There are a few basic ways that time travel works in stories. For the paperback release of Lauren Beukes' time travel serial killer tale The Shining Girls, artists Adam Hill and Sam Wilson put this chart together. It explains The Shining Girls — and oh so much more.
Beukes told io9:
When I wrote The Shining Girls I looked into the technical mechanics of time travel from mesons to cosmic strings, infinite cylinders and wormholes and realized I was much more interested in the philosophical problems of time travel. (Although the House is probably a wormhole and I'd like to think there's a whole bunch of multiverses where my loathsome serial killer Harper never stumbles upon it at all and everyone lives happily ever after).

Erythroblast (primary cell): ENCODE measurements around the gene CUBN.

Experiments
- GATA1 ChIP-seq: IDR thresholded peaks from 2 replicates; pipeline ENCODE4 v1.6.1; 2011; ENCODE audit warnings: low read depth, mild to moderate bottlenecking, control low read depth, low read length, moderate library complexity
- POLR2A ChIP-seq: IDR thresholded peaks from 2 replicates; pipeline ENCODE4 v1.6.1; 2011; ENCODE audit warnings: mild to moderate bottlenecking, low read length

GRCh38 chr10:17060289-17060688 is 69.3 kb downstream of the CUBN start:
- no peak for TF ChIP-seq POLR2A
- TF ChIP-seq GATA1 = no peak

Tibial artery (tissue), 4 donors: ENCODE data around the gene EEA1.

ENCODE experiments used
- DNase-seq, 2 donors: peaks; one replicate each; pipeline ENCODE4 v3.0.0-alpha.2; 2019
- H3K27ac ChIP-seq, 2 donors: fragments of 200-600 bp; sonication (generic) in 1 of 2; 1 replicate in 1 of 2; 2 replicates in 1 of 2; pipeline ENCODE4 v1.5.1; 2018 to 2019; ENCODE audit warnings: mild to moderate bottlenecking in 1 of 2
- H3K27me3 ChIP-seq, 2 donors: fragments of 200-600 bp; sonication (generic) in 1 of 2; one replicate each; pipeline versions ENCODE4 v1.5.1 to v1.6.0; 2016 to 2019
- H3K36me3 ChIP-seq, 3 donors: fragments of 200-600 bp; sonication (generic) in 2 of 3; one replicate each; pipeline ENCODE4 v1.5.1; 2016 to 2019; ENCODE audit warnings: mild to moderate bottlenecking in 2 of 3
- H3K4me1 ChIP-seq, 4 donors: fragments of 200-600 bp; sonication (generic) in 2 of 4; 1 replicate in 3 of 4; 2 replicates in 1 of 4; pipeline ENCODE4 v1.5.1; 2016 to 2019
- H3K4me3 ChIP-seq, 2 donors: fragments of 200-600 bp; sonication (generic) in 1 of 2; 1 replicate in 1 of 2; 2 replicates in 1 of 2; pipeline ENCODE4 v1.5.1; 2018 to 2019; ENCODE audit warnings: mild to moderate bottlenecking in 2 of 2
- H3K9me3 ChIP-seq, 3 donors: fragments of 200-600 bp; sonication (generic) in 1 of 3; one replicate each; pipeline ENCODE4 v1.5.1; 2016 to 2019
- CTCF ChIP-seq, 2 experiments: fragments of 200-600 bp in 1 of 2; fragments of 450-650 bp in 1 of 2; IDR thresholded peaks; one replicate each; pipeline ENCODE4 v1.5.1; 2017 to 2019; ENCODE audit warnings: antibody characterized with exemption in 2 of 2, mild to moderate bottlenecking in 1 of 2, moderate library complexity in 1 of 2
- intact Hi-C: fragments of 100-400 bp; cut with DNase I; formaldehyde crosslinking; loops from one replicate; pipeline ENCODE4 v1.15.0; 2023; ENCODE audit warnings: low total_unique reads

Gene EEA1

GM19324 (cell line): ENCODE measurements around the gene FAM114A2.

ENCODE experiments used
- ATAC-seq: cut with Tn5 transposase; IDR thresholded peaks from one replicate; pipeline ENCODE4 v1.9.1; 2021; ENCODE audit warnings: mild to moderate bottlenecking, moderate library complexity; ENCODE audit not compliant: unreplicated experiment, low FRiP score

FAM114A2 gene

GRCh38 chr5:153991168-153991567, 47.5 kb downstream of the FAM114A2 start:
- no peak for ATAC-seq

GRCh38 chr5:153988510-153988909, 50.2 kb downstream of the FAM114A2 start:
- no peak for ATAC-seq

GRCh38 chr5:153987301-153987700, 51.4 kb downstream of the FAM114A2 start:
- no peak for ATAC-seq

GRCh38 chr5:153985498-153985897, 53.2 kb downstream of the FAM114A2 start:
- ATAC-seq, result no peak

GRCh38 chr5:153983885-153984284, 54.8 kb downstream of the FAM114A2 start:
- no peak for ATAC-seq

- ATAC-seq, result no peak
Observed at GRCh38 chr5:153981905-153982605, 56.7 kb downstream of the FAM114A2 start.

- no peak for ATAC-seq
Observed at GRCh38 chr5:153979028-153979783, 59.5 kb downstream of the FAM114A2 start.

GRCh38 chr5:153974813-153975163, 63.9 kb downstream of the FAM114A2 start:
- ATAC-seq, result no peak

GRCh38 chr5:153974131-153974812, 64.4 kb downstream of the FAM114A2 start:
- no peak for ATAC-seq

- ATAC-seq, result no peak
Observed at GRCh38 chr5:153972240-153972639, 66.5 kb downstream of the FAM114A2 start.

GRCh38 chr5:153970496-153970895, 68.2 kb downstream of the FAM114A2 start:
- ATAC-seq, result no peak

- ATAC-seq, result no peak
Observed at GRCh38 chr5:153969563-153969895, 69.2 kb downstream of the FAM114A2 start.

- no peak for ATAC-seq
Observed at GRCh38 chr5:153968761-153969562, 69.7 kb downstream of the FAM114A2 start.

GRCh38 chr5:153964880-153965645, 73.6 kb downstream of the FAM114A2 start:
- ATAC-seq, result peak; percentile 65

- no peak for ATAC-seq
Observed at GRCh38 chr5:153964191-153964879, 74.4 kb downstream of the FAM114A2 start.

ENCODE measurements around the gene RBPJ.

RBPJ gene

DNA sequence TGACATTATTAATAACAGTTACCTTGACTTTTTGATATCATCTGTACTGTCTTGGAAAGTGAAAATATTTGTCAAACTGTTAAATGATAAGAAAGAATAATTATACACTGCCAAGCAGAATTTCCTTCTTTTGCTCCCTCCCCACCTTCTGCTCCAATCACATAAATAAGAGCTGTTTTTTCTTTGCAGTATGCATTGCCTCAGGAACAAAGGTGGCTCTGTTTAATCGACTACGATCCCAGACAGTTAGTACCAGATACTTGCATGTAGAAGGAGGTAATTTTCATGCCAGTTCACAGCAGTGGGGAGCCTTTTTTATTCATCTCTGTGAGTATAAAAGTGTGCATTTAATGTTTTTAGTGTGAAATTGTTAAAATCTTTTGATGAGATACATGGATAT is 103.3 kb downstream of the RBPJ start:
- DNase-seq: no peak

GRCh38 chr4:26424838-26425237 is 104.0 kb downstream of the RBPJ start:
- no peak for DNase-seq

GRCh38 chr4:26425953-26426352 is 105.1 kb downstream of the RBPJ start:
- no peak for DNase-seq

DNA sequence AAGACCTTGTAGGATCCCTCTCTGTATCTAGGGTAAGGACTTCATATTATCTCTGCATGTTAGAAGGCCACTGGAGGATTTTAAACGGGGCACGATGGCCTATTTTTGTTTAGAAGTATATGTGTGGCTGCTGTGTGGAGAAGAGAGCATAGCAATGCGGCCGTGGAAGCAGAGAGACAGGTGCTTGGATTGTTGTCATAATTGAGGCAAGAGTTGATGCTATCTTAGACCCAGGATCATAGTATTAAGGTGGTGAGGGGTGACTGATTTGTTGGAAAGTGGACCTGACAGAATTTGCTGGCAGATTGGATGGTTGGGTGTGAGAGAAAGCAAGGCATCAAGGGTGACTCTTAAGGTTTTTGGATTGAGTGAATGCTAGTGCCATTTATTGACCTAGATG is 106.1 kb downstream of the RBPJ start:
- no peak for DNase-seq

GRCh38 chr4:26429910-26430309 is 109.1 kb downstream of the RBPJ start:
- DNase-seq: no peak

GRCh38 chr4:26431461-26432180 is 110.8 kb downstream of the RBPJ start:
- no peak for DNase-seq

I wanted to play with loops and paradoxes and obsessions which meant the model I settled on was a fatalistic one. Think of it is as Greek tragedy time travel – the more you resist your destiny, the more you put in to play all the events that will bring it about, like Oedipus or MacBeth or King Herrod but also, in the way it loops back on itself, echoing the legends of Sisyphus and the punishment of Prometheus.
My friends Adam Hill and Sam Wilson put together a handy chart tracking some of the different models used in recent pop culture. It was a fun project and I'd love to know what you think, what's missing from the chart and where other books and movies fit in.
You can pick up a copy of The Shining Girls in a shiny new paperback today!